Strengthening a Wooden Boat Mast

      Considerations on using epoxy to reinforce an old mast, and why not to paint it. October 19, 2006

I currently have a project restoring a sail boat with a wooden mast. The mast has no sign of rot in it and I would like it to be saved. The downside is it has been exposed to the weather for a few years. The varnish has all deteriorated and the laminated sections in the mast are showing as cracks. I was wondering if these cracks can be filled with an epoxy, sand the entire mast and repaint it. Due to the flexing in the mast, a recommendation on epoxy type or something better is needed. Any advice on this part of the restoration will be very helpful. Thanks in advance for any input.

Forum Responses
(Adhesives Forum)
From contributor A:
How wide are the openings of the cracks? That would determine my approach. I spent 15+ years restoring wooden boats and the stick sounds like it's probably salvageable. One more question is, free standing or stayed rig?

From the original questioner:
The cracks are 1/16" to maybe 3/16" max. As for it being free standing or stayed, it is free standing. It sits in the bottom of the boat, not bolted down or anything. It was set in place with a few wedges placed at the top and held down by the lines.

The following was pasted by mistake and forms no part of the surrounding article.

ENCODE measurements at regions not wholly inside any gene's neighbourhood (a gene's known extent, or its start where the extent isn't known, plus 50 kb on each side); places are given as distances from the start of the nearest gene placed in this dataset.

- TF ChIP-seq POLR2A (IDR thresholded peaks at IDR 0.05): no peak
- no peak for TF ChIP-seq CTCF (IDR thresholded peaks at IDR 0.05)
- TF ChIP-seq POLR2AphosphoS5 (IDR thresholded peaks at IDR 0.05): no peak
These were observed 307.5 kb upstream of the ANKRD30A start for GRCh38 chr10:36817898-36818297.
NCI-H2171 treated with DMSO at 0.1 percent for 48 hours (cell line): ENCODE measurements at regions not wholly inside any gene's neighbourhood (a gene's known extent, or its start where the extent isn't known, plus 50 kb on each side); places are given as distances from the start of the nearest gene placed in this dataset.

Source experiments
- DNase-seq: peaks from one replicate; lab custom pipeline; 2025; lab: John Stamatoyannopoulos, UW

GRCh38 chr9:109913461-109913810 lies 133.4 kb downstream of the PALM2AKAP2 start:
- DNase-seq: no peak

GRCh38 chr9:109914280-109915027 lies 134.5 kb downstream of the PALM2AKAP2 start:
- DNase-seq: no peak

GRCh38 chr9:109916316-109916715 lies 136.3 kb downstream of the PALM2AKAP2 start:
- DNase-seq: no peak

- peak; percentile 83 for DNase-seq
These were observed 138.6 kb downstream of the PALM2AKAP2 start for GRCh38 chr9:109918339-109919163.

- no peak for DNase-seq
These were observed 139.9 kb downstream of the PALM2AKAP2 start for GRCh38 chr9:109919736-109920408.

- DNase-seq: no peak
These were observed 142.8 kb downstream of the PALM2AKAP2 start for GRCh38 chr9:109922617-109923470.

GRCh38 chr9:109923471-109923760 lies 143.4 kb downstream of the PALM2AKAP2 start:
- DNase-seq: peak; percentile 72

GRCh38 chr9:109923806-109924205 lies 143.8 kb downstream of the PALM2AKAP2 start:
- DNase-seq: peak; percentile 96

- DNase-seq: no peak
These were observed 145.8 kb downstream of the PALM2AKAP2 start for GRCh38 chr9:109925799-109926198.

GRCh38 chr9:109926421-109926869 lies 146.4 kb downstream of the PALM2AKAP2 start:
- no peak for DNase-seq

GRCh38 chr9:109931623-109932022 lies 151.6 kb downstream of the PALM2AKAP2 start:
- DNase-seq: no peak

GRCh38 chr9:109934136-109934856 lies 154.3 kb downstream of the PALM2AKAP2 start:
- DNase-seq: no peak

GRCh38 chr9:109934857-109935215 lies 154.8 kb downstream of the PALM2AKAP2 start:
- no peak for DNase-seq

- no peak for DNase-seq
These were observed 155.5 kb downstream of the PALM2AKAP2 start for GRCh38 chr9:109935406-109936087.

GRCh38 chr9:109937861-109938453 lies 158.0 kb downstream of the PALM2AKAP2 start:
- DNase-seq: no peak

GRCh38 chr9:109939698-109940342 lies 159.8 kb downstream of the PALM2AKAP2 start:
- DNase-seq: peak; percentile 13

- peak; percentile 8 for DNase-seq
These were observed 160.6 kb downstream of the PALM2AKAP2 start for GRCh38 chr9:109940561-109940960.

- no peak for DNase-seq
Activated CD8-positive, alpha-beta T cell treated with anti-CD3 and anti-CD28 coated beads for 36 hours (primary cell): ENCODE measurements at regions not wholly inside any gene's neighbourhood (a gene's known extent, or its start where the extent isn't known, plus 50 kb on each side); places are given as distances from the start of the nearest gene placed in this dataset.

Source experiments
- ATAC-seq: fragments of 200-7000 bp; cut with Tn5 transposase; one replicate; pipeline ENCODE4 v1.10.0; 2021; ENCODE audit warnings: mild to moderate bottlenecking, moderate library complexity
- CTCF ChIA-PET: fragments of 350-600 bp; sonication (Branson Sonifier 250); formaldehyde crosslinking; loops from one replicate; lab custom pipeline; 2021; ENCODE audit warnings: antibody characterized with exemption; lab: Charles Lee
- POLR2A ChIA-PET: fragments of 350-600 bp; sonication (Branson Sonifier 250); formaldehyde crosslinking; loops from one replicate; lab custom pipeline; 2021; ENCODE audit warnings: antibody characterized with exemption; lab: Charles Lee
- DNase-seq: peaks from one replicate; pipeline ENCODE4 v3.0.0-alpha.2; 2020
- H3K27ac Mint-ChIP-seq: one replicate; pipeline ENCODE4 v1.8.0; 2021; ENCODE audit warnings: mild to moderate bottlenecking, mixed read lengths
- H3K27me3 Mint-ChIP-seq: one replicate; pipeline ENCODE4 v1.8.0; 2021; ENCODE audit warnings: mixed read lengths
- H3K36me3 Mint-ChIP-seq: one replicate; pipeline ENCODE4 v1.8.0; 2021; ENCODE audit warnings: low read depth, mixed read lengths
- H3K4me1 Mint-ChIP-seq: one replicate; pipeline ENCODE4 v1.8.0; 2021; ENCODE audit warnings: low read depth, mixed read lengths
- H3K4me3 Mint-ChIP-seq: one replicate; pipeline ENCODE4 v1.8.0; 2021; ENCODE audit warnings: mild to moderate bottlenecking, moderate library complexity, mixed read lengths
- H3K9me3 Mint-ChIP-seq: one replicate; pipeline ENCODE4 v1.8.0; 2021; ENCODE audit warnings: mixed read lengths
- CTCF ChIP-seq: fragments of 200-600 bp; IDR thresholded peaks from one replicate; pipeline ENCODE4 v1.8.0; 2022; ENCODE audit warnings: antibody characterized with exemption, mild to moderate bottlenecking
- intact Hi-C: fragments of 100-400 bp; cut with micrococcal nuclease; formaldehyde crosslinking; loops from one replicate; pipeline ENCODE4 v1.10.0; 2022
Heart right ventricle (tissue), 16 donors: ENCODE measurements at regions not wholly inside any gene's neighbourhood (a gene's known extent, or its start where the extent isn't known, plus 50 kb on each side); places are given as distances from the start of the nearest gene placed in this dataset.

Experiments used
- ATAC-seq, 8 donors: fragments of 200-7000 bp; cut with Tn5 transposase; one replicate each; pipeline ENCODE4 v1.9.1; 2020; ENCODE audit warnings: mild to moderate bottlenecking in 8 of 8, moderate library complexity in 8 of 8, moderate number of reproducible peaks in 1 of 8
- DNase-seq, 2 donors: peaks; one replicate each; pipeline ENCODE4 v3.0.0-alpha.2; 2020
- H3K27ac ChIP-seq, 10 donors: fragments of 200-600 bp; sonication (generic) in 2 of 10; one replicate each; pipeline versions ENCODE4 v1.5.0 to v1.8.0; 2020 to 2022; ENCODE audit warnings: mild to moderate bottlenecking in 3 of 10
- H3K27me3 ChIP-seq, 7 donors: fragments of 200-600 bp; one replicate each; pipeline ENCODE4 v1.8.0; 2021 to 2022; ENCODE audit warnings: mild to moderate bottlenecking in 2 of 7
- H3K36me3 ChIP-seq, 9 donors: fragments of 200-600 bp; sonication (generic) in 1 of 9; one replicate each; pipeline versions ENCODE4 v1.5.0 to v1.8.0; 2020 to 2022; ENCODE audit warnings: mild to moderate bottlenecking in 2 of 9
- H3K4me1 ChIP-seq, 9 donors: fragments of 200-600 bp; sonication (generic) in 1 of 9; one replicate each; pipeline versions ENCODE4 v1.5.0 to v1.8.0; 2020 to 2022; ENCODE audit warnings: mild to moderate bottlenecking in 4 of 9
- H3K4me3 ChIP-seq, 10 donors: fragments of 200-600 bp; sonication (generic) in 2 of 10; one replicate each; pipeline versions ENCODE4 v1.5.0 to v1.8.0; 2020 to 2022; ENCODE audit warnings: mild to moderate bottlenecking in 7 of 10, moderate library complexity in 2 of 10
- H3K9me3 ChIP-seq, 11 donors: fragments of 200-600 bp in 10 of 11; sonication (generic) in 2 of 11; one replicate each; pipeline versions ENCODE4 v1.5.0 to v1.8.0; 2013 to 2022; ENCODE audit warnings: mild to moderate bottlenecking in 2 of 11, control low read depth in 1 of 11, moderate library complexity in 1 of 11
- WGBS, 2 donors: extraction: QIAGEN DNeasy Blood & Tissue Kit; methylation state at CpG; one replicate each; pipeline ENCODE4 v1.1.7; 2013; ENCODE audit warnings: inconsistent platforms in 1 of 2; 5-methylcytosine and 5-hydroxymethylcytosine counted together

From contributor A:
My only concern is that the wood may have become somewhat brittle with age. If you want to try and fill the cracks use a 1 to 1 ratio epoxy as they tend to be more flexible than a 3 to 1 or a 5 to 1 mix. You could thicken it with wood flour or very fine wood dust. I'd avoid silica based thickener as that seems to make the cured resin a lot harder.

From the original questioner:
It will be two to three weeks before I start filling those cracks. I will see how it blends in using some wood flour in the mix. Hopefully it will be good enough to have it varnished like it was originally. If not, I will have to cover it with paint. Thanks again for the input.

From contributor B:
I agree with the advice you've been given so far. One other item that I noted in your original post was the mention of paint. Is the stick painted now? A mast is not typically painted (I won't say never, but not often). The main reason is that people want to be able to see what's happening with the wood. A mast is a critical component, and breaking one can be dangerous in a variety of ways. With paint, it's too easy to not notice a problem developing.

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